Crossing the Border

Starting Feb. 19, an estimated 6 million residents of Mexican origin living in Texas will be able to attend live broadcasts of several Spanish-language TV shows in cities such as Harlingen, Laredo, Austin, El Paso and San Antonio.

The promotional tour, staged by Monterrey, Mexico-based Grupo Multimedios, will include live broadcasts of Gruperísimo, a Mexican regional music series, and general entertainment shows Vivalavi and Acábatelo.

The company is a relatively new entrant in the marketplace, and after decades of steady ratings and advertising growth in Mexico, is finally setting its sights on this side of the border by partnering with the nation’s largest cable operators. Not unlike other Mexico-based television programmers, Grupo Multimedios is zeroing in on viewers of Mexican origin, who make up the large majority of the U.S. Hispanic population.

“Over 65% of Hispanics in the U.S. are of Mexican origin; and these are Mexicans who watch a lot of television,” said Guillermo Franco, general manager of the company’s television division Multimedios Television.

The privately held media conglomerate kicked off its U.S. incursion in the fall of 2008, when it rolled out two networks — general entertainment Multimedios and music oriented TeleRitmo — on Comcast in Houston. In December, Multimedios launched on over 15 Time Warner Cable systems in Texas, including San Antonio, Austin, Dallas, El Paso and Corpus Christi. The Group said it is in talks with Comcast to enter Chicago, the nation’s sixth largest Hispanic market. A Comcast executive in Chicago was not available for comment at deadline.

Despite a gloomy outlook for the TV advertising market, Grupo Multimedios’ expansion plans are so ambitious that its U.S. representatives are bracing for a busy 2009: “We hope to secure distribution in the top five cable systems in the country,” said Gustavo Mena, a former distribution executive at CBS Cable and Telemundo/NBC who is leading Multimedios’ distribution effort from the company’s offices in Florida.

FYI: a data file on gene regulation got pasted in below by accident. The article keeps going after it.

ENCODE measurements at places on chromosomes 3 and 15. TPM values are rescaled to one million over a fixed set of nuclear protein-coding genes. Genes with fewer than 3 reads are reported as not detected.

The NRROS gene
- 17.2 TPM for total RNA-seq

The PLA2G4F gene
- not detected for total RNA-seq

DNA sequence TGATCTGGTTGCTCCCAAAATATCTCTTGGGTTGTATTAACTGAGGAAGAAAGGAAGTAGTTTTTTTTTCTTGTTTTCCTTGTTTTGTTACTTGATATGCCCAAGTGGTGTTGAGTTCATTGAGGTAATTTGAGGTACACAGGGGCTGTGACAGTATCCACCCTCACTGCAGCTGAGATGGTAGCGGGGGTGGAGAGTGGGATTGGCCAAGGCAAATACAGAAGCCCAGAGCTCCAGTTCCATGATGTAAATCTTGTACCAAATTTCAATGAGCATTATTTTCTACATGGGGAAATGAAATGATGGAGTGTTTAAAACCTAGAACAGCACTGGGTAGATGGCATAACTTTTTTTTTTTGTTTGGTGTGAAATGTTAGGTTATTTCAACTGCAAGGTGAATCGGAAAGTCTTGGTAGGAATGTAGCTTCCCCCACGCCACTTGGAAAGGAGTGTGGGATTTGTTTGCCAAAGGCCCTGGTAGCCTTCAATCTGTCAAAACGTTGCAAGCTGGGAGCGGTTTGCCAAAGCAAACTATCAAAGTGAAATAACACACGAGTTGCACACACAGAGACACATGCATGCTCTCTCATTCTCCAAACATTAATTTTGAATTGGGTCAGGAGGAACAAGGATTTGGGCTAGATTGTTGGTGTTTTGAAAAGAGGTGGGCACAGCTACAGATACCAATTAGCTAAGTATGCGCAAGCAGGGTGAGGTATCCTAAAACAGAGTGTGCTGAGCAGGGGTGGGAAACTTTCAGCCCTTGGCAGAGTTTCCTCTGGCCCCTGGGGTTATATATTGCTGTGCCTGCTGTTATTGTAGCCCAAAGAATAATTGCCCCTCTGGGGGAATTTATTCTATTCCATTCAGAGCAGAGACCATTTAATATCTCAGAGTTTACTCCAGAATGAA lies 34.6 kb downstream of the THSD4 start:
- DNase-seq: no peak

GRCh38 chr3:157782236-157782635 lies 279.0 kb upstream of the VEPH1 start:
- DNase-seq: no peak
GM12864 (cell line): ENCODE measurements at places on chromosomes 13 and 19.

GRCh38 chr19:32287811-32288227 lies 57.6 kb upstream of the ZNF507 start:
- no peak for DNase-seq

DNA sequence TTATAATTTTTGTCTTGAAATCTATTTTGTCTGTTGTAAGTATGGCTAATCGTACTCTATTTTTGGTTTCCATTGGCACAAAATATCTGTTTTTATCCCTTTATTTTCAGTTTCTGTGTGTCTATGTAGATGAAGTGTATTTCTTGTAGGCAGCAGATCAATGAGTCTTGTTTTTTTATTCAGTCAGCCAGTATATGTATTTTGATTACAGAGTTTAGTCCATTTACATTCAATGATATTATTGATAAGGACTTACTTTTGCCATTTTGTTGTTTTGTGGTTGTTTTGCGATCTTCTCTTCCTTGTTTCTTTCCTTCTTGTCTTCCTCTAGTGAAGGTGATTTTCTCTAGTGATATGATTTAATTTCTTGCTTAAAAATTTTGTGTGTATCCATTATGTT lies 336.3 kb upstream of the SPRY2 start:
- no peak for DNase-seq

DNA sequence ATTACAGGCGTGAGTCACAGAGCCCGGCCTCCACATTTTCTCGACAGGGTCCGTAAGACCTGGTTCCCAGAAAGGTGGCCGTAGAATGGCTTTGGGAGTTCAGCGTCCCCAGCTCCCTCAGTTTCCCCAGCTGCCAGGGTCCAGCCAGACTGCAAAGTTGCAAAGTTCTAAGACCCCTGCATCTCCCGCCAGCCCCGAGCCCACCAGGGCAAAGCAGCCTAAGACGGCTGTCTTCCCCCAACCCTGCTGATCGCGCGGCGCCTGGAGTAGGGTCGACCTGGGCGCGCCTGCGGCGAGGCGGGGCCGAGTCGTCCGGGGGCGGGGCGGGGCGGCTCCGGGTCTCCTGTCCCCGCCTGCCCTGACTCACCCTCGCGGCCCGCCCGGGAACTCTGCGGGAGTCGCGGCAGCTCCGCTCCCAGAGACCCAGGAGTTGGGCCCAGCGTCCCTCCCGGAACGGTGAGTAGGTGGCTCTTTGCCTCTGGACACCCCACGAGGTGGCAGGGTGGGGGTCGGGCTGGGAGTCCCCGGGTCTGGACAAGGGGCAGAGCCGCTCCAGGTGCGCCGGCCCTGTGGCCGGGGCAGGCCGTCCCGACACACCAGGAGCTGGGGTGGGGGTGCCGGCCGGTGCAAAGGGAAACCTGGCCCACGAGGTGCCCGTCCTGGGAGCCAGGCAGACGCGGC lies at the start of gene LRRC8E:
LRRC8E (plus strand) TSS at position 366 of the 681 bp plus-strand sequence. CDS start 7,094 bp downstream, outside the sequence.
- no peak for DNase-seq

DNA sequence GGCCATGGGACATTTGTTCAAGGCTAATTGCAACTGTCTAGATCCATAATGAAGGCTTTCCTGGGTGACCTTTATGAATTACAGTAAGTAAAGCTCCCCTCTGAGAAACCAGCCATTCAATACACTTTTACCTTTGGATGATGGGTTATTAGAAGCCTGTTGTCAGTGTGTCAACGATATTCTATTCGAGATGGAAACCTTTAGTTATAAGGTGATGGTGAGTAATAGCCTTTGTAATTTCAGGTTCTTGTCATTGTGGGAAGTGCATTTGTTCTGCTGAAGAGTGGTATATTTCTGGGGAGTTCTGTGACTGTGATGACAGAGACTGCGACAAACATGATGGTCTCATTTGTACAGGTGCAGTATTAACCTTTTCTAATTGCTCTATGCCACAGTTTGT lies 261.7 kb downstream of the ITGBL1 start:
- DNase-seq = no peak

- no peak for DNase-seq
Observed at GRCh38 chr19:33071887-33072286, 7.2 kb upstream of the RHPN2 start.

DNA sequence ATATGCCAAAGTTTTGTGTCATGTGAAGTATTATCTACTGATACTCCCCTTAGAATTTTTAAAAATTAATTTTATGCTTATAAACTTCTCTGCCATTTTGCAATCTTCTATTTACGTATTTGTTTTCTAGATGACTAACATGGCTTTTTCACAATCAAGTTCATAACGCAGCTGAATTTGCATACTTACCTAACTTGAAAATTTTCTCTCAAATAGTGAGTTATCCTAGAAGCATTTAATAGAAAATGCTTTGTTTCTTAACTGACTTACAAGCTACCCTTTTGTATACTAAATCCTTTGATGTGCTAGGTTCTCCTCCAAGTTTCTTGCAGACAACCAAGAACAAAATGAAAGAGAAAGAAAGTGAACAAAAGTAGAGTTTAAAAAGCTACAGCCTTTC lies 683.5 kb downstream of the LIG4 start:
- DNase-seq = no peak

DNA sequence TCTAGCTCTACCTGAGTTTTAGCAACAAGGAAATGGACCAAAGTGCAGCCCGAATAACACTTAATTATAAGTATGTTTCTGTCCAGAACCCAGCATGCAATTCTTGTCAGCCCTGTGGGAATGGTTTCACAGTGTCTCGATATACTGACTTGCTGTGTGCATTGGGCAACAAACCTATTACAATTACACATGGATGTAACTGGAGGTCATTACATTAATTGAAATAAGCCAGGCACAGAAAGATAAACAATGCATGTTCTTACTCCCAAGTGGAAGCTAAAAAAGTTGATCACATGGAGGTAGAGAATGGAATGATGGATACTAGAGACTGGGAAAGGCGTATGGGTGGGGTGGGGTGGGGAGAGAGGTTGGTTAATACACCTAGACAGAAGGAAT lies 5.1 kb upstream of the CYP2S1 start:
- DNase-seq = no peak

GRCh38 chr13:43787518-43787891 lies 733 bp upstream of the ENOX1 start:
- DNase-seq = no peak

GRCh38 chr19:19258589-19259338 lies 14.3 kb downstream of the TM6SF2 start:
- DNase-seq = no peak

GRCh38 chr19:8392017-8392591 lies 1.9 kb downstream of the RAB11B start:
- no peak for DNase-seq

Established in 1933 in the Northern industrial hub of Monterrey, Grupo Multimedios has grown to become one of Mexico’s largest media groups. It owns and operates 37 AM and FM radio stations; 9 broadcast TV stations in Mexico; 12 local, regional and national newspapers; two national magazines and a 150,000 subscriber cable operator, featuring video, voice and data services. In addition, the group owns an outdoor advertising firm, several concert venues and amusement parks.

Although the company does not disclose financials, it says it employs 6,000 people (out of which about 600 are in TV) and between 35% and 40% of its total revenue comes from radio and TV broadcasting.

Grupo Multimedios’ foray into the U.S., at least for now, is focused solely on television and it calls for leveraging its three main networks: family oriented general entertainment outlet Multimedios Television; Mexican regional music TeleRitmo; and the recently launched Milenio Televisión, a 24/7 all Spanish-language news network, which premiered October 2008 in Mexico.

Pitching itself as the third largest producer of Spanish-language programming in Mexico (after Grupo Televisa and TV Azteca) Grupo Multimedios seeks to focus on the Mexican audiences by giving them fare from their home country as opposed to made in the United States. “These channels are a lifeline for [these people,] and they are very loyal consumers of our programming,” said Franco.